Tai, J.-H., Chang, S.-C., Ip, C.-F., Ong, S.-J. (1995). Identification of a satellite double-stranded RNA in the parasitic protozoan Trichomonas vaginalis infected with T. vaginalis virus T1. Virology 208, 189-196.
Wickner, R.B. (1996). Double-stranded RNA viruses of Saccharomyces cerevisiae. Microbiology Reviews 60, 250-265.
8a. Large linear single-stranded satellite RNAs
Fritsch, C., Mayo, M.A., Hemmer, O. (1993). Properties of satellite RNA of nepoviruses. Biochimie 75, 561-567.
Hans, F., Pinck, M., Pinck, L. (1993). Location of the replication determinants of the satellite RNA associated with grapevine fanleaf nepovirus (strain F13). Biochimie 75, 597-603.
Hemmer, O., Meyer, M., Greif, C., Fritsch, C. (1987). Comparison of the nucleotide sequences of five tomato black ring virus satellite RNAs. Journal of General Virology 68, 1823-1833.
Kigachi, T., Saito, M., Tamada, T. (1996). Nucleotide sequence analysis of RNA-5 of five isolates of beet necrotic yellow vein virus and the identity of a deletion mutant. Journal of General Virology 77, 575-580.
Kreiah, S., Cooper, J.I., Strunk, G. (1993). The nucleotide sequence of a satellite RNA associated with strawberry latent ringspot virus. Journal of General Virology 74, 1163-1165.
Lin, N.S., Lee, Y.S., Lin, B.Y., Lee, C.W., Hsu, Y.H. (1996). The open reading frame of bamboo mosaic potexvirus satellite RNA is not essential for its replication and can be replaced with a bacterial gene. Proceedings of the National Academy of Sciences USA 93, 3138-3142.
Liu, Y.Y., Cooper, J.I. (1993). The multiplication in plants of arabis mosaic virus satellite RNA requires the encoded protein. Journal of General Virology 74, 1471-1474.
Mayo, M.A., Taliansky, M.E., Fritsch, C. (1999). Large satellite RNA: Molecular parasitism or molecular symbiosis. Current Topics in Microbiology and Immunology 239, 65-79.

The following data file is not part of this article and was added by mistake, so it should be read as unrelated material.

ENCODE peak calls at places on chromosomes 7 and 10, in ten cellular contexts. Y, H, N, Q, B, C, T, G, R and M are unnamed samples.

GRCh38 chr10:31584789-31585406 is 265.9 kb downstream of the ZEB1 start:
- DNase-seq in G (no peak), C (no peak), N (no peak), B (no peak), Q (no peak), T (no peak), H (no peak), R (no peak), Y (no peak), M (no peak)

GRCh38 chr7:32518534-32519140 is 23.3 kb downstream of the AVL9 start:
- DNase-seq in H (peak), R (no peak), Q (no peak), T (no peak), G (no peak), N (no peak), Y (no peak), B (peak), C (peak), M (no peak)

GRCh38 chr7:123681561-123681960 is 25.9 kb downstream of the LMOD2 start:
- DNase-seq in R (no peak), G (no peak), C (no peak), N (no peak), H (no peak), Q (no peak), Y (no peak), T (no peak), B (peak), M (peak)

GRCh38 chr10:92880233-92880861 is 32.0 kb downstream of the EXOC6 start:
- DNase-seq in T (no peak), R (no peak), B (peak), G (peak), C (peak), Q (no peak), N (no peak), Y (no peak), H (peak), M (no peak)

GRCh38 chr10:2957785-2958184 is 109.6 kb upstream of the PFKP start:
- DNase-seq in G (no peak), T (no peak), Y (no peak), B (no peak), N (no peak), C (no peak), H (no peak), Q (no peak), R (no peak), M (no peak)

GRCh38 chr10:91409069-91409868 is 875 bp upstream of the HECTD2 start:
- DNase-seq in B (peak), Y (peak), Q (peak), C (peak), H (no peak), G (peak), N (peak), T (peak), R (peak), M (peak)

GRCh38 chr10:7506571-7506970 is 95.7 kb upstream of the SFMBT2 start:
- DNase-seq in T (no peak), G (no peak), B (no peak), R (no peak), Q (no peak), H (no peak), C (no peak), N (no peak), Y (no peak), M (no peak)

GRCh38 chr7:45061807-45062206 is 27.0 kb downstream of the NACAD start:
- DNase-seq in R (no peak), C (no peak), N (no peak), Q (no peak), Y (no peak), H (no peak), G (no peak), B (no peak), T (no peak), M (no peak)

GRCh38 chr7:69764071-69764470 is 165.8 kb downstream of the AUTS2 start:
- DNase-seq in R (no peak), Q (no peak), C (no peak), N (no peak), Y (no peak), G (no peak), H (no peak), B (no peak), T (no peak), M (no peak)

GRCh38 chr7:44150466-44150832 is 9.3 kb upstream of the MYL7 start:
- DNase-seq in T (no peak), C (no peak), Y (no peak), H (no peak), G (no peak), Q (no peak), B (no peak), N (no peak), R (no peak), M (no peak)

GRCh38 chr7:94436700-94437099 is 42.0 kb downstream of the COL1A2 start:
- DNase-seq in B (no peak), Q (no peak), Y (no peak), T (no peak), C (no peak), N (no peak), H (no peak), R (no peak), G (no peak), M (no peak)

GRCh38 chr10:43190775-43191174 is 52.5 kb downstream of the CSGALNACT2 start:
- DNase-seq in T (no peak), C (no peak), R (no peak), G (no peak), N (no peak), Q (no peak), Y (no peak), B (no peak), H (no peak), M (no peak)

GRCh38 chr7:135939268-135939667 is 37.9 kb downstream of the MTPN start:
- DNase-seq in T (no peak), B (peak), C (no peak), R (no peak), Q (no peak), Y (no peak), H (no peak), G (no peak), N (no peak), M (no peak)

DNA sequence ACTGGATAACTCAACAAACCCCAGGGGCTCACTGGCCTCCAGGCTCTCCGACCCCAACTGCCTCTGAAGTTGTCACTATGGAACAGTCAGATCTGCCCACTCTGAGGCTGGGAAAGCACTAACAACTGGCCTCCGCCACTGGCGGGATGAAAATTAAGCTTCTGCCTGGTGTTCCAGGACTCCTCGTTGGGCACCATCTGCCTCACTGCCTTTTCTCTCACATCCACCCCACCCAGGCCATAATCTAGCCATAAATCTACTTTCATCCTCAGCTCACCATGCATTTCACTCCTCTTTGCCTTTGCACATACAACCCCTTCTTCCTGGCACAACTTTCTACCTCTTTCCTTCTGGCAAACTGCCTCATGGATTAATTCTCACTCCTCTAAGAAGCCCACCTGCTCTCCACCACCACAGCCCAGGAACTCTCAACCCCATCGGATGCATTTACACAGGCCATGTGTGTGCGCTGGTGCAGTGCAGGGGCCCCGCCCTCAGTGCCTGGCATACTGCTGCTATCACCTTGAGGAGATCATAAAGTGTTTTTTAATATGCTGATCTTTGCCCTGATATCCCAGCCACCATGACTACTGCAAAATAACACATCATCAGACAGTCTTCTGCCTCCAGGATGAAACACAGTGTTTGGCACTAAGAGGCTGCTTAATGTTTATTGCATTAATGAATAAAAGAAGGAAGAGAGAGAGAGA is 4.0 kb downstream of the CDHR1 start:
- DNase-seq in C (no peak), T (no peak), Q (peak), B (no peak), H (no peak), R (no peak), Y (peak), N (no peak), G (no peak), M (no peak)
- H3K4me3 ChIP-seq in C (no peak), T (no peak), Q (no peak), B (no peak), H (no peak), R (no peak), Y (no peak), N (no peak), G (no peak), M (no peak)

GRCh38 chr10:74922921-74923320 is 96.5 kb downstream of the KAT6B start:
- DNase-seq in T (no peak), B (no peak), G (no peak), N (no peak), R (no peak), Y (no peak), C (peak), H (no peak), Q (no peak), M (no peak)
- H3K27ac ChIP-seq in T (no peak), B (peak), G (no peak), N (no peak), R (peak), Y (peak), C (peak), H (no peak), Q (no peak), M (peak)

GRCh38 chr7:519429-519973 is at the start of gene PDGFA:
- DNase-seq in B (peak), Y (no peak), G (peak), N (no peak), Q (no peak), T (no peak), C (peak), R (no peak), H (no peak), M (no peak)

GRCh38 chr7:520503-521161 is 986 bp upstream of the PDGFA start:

Rubino, L., Tousignant, M.E., Steger, G., Kaper, J.M. (1990). Nucleotide sequence and structural analysis of two satellite RNAs associated with chicory yellow mottle virus. Journal of General Virology 71, 1897-1903.
8b. Small linear single-stranded satellite and satellite-like RNAs
Cabrera, O., Scholthof, K.-B.G. (1999). The complex viral etiology of St. Augustine decline. Plant Disease 83, 902-904.
Celix, A., Rodriguez-Cerezo, E., Garcia-Arenal, F. (1997). New satellite RNAs, but no DI RNAs, are found in natural populations of tomato bushy stunt tombusvirus. Virology 239, 277-284.
Dalmay, T., Rubino, L. (1995). Replication of cymbidium ringspot virus satellite RNA mutants. Virology 206, 1092-1098.
Demler, S.A., de Zoeten, G.A. (1989). Characterization of a small satellite RNA associated with pea enation mosaic virus. Journal of General Virology 70, 1075-1084.
Francki, R.I.B. (1985). Plant virus satellites. Annual Review of Microbiology 39, 151-174.
Gallitelli, D., Hull, R. (1985). Characterization of satellite RNAs associated with tomato bushy stunt virus and five other definitive tombusviruses. Journal of General Virology 66, 1533-1543.
García-Arenal, F., Palukaitis, P. (1999). Structure and functional relationships of satellite RNAs of Cucumber mosaic virus. Current Topics in Microbiology and Immunology 239, 37-63.
Guo, L-H., Cao, Y-H., Li, D-W., Niu, S-N., Cai, Z-N., Han, C-G., Zhai, Y-F., Yu, J-L. (2005). Analysis of nucleotide sequence and multimeric forms of a novel satellite RNA associated with black beet scorch virus. Journal of Virology 79, 3664-3674.